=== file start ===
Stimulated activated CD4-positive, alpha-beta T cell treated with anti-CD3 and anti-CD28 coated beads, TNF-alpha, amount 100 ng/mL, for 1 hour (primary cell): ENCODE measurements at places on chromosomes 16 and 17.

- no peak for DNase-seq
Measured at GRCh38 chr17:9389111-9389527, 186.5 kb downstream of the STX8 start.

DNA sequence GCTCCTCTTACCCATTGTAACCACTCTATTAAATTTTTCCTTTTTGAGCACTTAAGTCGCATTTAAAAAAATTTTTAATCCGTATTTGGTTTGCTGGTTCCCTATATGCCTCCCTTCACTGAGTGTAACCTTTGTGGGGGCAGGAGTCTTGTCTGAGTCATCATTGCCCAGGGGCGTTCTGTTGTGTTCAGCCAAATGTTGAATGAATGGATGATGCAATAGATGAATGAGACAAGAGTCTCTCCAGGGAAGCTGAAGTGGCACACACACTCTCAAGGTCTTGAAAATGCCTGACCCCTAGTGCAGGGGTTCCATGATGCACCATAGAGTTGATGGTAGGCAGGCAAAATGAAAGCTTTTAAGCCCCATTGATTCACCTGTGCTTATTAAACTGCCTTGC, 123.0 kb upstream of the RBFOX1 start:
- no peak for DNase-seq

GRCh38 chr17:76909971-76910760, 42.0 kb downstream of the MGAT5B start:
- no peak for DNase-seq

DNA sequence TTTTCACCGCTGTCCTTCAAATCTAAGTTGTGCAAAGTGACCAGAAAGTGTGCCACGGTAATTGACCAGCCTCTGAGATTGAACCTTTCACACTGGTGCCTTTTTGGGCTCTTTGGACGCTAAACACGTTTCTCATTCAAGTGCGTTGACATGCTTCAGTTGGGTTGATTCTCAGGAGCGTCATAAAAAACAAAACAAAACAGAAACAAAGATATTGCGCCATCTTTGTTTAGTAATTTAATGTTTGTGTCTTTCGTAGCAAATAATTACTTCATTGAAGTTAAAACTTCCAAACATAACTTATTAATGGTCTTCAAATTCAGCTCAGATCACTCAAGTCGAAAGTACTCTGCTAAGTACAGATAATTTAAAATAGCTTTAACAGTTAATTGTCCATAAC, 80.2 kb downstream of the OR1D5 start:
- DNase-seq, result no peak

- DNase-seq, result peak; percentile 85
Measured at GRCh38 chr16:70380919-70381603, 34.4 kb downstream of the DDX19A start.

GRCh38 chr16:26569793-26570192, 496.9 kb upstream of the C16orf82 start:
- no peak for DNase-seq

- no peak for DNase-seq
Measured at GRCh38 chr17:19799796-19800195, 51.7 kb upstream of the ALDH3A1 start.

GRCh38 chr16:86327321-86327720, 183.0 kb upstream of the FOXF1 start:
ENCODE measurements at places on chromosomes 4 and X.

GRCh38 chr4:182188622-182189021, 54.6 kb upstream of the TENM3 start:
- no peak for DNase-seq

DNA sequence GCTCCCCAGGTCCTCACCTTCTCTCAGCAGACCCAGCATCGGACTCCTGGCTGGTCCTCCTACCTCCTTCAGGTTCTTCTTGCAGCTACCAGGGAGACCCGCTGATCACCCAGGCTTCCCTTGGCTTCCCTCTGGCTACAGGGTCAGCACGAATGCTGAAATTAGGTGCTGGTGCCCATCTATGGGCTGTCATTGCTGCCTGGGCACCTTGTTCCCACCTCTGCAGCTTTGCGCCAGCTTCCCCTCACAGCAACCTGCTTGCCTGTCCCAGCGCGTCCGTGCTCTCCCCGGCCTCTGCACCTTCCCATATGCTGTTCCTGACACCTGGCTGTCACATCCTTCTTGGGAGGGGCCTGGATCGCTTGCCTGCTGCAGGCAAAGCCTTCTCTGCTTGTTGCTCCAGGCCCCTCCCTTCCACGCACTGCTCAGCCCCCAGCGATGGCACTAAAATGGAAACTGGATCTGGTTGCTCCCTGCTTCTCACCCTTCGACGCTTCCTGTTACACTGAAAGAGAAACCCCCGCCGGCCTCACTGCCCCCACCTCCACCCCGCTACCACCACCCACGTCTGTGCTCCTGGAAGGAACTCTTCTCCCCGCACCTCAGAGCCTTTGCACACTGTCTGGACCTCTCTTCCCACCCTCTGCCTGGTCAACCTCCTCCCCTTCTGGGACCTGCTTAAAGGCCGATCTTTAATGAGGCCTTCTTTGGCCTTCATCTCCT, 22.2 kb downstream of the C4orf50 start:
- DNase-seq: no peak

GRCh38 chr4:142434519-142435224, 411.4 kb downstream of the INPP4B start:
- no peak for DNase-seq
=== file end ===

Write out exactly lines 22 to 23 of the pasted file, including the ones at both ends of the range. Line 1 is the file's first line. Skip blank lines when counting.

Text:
GRCh38 chr4:142434519-142435224, 411.4 kb downstream of the INPP4B start:
- no peak for DNase-seq